Kingoflimbs, do you know for certain, from your own experience, that there is something about the solvent base and composition of acrylic lacquer that makes it NOT melt into the previous coats? Both nitro and acrylic use the same basic solvents, right?

    Do others agree that acrylic (like, for instance, our much used Duplicolor rattlecans) won't melt into itself? I also have had no problems with nitro topcoats melting into acrylic lacquer color coats.

    Thanks,
    Rex
     

  14. RickyRicardo

    RickyRicardo Friend of Leo's

    Mar 27, 2012
    Calgary, Alberta
    I use water base lacquer which is acrylic and it burns in perfectly. If I have a run from the previous coat I hit that area a little more and hold the piece so it's flat and the run is usually gone depending on where it is. The specs for what I use advertises 100% burn in. I started with Target Coatings EM6000 and now use my suppliers own formula and they both do the same thing in that respect.
     
    fenderchamp likes this.

  15. PonyExpress

    PonyExpress Tele-Meister

    Age:
    56
    109
    Sep 28, 2017
    Texas
    I just dont understand how you can have water based and lacquer in the same sentance
     

  16. RickyRicardo

    RickyRicardo Friend of Leo's

    Mar 27, 2012
    Calgary, Alberta
    :).. Yea I know what you mean. It works though. Lots of furniture guys use it.
     

  17. PonyExpress

    PonyExpress Tele-Meister

    Age:
    56
    109
    Sep 28, 2017
    Texas
    So I've been busy, internet service was out of order for 5 days, and I'm having to wait to finish the body polish because its still soft.

    But I have gotten a few things accomplished

    I made a template to locate the holes for the tuner pins
    20171112_173247.jpg

    It did an excellent job, but the big holes in the head stock just weren't in a line

    20171112_172433.jpg

    20171112_172946.jpg

    20171112_173000.jpg

    Its just going to have to do. is what it is

    got the marker dots on front and edge done

    20171112_173031.jpg
    20171112_172446.jpg

    so now for some questions and hellp

    If I decide to Tru oil the neck, what grit should I sand to before starting the oil coats?

    what do you guys lay you body on when wet sanding and polishing to not scratch it?

    and what do you use to wipe off the polish and such . The micro fiber clothes I have seem to make marks.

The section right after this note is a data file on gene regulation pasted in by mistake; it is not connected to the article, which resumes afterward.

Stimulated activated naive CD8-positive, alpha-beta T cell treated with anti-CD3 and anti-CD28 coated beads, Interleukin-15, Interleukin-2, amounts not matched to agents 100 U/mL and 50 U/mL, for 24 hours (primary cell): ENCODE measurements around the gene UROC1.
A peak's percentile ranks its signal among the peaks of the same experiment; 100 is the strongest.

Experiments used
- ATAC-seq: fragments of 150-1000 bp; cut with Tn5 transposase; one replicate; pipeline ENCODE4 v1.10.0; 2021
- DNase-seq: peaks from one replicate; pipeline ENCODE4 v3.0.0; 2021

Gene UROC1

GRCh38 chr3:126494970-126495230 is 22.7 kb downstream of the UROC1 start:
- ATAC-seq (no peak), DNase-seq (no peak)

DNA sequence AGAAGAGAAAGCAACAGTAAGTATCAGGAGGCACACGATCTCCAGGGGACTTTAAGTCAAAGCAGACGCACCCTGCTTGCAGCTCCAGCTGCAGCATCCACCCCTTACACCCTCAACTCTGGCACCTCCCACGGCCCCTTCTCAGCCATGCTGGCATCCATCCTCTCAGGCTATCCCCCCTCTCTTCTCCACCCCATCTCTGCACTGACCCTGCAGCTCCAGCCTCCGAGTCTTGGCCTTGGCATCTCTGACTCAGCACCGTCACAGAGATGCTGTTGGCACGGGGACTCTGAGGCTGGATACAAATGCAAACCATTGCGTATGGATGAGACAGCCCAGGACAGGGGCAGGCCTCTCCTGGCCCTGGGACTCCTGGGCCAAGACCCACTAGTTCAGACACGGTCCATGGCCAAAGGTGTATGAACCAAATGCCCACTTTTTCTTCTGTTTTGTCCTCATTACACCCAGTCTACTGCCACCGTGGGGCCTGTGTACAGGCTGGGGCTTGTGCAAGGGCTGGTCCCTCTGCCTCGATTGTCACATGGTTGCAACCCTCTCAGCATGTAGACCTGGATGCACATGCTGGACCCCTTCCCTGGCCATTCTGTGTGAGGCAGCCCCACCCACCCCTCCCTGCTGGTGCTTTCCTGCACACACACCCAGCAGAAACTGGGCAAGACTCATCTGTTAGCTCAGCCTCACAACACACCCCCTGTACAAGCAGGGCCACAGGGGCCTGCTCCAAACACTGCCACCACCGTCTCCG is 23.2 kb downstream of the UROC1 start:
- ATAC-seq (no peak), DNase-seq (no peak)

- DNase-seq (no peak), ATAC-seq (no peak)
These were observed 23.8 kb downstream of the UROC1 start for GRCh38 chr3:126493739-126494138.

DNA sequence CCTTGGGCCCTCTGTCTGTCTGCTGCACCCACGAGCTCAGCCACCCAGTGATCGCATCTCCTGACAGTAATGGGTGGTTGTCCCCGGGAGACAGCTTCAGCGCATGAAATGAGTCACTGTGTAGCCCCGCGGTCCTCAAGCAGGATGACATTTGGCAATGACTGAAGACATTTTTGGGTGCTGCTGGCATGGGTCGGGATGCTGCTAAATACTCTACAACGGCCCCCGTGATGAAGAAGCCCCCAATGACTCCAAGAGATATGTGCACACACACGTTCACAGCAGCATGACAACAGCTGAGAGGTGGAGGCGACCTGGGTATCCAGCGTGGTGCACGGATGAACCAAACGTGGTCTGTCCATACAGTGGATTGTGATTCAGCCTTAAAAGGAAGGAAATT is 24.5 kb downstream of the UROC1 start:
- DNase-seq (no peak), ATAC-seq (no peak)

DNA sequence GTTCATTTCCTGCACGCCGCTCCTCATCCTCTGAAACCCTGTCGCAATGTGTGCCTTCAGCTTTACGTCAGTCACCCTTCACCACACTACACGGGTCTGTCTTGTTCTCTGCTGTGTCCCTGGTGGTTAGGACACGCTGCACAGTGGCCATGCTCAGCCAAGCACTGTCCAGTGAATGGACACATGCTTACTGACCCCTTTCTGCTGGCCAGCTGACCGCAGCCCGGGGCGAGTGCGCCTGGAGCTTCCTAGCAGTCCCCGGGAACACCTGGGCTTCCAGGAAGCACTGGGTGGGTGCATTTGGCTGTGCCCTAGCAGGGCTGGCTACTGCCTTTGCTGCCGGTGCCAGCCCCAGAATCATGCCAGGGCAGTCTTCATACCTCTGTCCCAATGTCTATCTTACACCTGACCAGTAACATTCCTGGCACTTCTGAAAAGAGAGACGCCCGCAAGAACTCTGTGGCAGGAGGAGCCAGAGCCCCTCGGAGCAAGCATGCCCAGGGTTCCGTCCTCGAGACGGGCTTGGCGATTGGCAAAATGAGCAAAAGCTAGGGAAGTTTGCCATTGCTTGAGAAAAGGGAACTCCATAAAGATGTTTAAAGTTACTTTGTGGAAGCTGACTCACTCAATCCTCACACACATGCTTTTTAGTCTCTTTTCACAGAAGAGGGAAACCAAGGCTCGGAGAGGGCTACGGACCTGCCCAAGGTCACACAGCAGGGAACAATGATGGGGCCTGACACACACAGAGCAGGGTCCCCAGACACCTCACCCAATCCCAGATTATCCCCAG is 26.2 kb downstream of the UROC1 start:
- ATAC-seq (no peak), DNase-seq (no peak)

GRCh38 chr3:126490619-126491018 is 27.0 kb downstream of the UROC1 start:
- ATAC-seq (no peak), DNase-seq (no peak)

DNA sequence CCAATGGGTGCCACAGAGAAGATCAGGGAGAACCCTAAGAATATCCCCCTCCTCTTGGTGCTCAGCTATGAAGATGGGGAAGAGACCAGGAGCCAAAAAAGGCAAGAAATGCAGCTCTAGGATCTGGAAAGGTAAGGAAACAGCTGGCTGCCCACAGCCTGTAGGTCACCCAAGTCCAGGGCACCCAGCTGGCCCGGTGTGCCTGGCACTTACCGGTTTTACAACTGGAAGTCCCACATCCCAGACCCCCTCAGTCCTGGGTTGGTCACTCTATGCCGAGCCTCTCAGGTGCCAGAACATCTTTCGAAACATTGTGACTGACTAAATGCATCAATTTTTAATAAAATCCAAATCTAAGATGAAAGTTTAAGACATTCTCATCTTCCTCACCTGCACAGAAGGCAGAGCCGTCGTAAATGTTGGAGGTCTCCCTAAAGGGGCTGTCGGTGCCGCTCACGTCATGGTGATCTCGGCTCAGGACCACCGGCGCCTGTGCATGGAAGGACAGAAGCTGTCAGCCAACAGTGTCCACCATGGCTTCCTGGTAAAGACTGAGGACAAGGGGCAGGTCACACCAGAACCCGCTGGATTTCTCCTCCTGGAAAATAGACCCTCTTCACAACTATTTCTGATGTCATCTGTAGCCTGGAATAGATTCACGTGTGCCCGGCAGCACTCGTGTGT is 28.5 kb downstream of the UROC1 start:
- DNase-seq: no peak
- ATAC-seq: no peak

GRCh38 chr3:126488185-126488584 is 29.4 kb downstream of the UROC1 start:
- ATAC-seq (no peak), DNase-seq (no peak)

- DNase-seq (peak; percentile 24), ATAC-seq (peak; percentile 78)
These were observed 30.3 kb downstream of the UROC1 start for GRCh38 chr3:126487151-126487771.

Also, 2 of the tuners are longer than the other 4. I assume that the long ones are for the top to strings, correct?
     

  18. TRexF16

    TRexF16 Friend of Leo's

    Apr 4, 2011
    Tucson
    Those tuners are plenty close enough for gov'ment work. As my wife's granny used to say, "it'll never be seen from a galloping horse." Heck, can't even really see an issue in close-up pictures.

    Like the Tejas inlay.

    You might consider another nice even spray coat of the color with no sanding afterward before you get into your topcoats. Remind us what the color is and what you plan for the topcoat?

    You're doing great on this and I think you'll have yourself a fine guitar in the end.

    Cheers,
    Rex
     

  19. esetter

    esetter Tele-Afflicted Silver Supporter

    Sep 1, 2011
    MI
    The neck looks great! Love that inlay. The tuners are definitely close enough for government work!
     

  20. PonyExpress

    PonyExpress Tele-Meister

    Age:
    56
    109
    Sep 28, 2017
    Texas
    The body paint is black rustoleum Lacquer with Rustoleum clear lacquer. I am in the final polishing phase but its soft and the soft towel I lay it on makes impressions. What do you guys use to lay the work on to protect it?

    I want to get on with finishing the neck but not sure what I'm gonna do.

    I want to have a decal on the head stock so guess i will need a clear lacquer or poly there. Thinking about tru oil on neck except the head stock, then put in frets after tru oil. No cleaning off frets.

    Definitely going to need lots of input from you guys before moving forward with neck finish